This is probably a rare case where a copy of a great work of art is as valuable as the original. Rafael and his disciples dated 1517-1519. painted the famous part in the Vatican. Two and a half centuries later Empress Catherine II saw them and immediately ordered that their true size copy be made at the Hermitage, which was still under construction at the time. Unlike the Vatican loggias, the Russians were immediately built as a closed gallery, and are therefore still well preserved today. In addition, that part of the Vatican is always closed to visitors.
Other great works of art
As we have already said, whatever is inside a winter castle is of great importance to humanity. You can see the works of Botticelli, Caravaggio, Claude Lorrain, Ignace Henri Jean Fantin Latour and countless masters. If you don’t have the opportunity to see them live right now and want to see how they look or make your home more beautiful, click here
Other landmarks of the city
Peter and Paul Fortress
The Peter and Paul Fortress is surrounded by the River Neva and today is one of the most recognizable symbols of St. Petersburg. It is under UNESCO protection.
Built in the early 18th century, the Peter and Paul Fortress never played the protective and defensive role it was built for.
The fort had several other functions – a military garrison, a tomb for the Russian emperors, a prison for political prisoners. Some of the political prisoners we know of are Dostoyevsky and Lenin’s brother.
The park and castles of the Peterhof complex are located 20 kilometers from the city center.
The Peterhof was proclaimed a museum in 1918, and until then it was in the function of a summer imperial residence.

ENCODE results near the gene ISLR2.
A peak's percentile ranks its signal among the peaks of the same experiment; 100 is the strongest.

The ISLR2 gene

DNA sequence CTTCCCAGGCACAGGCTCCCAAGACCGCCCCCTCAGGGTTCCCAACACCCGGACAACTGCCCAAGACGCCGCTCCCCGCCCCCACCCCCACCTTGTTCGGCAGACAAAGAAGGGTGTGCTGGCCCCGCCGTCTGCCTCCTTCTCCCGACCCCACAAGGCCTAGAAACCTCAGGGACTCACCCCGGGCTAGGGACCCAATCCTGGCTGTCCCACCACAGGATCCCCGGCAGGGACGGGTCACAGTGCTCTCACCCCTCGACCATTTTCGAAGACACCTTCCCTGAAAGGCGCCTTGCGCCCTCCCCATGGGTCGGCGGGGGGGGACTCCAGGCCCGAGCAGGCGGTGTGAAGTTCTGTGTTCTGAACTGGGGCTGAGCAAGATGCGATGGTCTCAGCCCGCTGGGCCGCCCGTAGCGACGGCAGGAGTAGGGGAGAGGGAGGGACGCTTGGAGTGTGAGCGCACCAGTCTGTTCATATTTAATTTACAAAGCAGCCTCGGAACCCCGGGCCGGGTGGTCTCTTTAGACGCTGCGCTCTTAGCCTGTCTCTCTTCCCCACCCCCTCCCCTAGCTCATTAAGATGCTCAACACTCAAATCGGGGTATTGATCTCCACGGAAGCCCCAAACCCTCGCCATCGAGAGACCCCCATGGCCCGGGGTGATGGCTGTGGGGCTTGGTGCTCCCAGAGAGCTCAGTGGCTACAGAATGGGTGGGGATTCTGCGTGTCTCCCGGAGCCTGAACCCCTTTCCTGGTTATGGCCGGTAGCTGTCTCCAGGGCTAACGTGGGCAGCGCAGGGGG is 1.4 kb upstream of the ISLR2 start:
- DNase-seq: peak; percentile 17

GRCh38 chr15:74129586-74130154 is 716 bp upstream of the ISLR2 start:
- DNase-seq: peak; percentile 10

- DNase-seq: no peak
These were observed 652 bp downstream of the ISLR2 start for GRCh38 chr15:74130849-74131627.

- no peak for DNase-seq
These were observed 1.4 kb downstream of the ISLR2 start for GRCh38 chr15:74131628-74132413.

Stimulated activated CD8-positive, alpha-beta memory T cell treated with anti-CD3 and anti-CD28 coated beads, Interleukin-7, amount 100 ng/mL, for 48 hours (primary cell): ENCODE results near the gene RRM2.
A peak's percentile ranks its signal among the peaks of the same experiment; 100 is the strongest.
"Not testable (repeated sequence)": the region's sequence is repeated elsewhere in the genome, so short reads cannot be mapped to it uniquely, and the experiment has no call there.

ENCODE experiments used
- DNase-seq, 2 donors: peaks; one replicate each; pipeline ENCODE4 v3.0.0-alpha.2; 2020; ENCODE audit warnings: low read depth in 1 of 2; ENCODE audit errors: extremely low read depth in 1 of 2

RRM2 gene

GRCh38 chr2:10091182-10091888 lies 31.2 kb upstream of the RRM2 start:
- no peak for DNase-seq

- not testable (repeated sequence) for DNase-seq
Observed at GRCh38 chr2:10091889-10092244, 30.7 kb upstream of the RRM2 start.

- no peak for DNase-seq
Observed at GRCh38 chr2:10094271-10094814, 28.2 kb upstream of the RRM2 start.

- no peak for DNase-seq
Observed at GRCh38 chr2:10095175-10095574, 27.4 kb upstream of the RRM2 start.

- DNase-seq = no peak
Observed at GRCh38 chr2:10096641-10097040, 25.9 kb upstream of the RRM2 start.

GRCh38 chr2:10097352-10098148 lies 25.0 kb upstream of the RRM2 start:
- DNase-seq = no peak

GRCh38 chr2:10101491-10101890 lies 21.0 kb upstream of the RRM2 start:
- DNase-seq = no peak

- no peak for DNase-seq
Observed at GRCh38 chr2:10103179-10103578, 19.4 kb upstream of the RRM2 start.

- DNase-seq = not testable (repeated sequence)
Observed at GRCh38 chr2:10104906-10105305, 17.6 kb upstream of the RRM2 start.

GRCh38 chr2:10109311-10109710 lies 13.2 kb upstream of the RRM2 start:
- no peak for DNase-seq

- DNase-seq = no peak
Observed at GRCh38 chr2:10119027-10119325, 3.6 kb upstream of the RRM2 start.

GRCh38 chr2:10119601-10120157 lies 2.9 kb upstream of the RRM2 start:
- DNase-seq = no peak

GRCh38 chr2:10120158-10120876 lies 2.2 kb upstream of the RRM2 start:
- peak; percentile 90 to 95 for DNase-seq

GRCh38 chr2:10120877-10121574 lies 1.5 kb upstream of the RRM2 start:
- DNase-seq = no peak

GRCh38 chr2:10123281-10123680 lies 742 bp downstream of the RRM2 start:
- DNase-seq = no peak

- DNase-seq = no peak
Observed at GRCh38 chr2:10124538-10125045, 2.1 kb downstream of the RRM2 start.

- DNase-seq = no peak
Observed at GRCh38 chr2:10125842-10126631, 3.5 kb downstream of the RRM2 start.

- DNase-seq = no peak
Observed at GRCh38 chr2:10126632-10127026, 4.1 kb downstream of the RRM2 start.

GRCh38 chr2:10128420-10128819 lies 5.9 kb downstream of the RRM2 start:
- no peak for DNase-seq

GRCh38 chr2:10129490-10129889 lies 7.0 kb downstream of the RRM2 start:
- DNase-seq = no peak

The main castle was destroyed during World War II and its restoration is still underway today.
Peterhof is known as the Russian Versailles as well as the Russian capital of magnificent fountains. The largest fountain in the world is here – the Great Cascade. The most beautiful is the Samson fountain and the lion.
Fountains are open from May to October.
Church of the Savior on Spilled Blood
The most significant Russian Orthodox church. Built at the site where Russian Tsar Alexander II was killed in the late 19th century.
The temple is visually reminiscent of St. Basil’s Cathedral in Moscow.
The restoration of the temple has been done for over 30 years. During the rule of the Bolsheviks, the temple was looted.
During World War II, the temple served as a food depot, and after the siege of St. Petersburg served as a warehouse for vegetables.
Today is a museum.
Saint Isaac’s Cathedral
Cathedral of Sv. Isaac was originally built in the desire to be the largest cathedral not only in St. Petersburg, but throughout Russia. When it was built, it was for some time the largest Russian religious building.
The cathedral was built between 1818 and 1858 by a French architect. Over 40 types of materials were used to build the cathedral. The cathedral was built in the spirit of neoclassicism.
Since 1931 the cathedral has been a museum. About 14,000 people can fit in the main hall.
This is one of the cities you must visit. Start from Hermitage first, and it’s best to buy tickets online. When you see at least part of the winter castle, head to Nevsky Prospect and as you stroll along that famous boulevard, you’ll see some of the city’s most famous landmarks. It is also close to the Navy headquarters. Cross the River Neva to the Peter and Paul Fortress and then take a cruise. Remember that the climate is very variable, so you have to take care of the wardrobe. All we have to do is tell you – enjoy!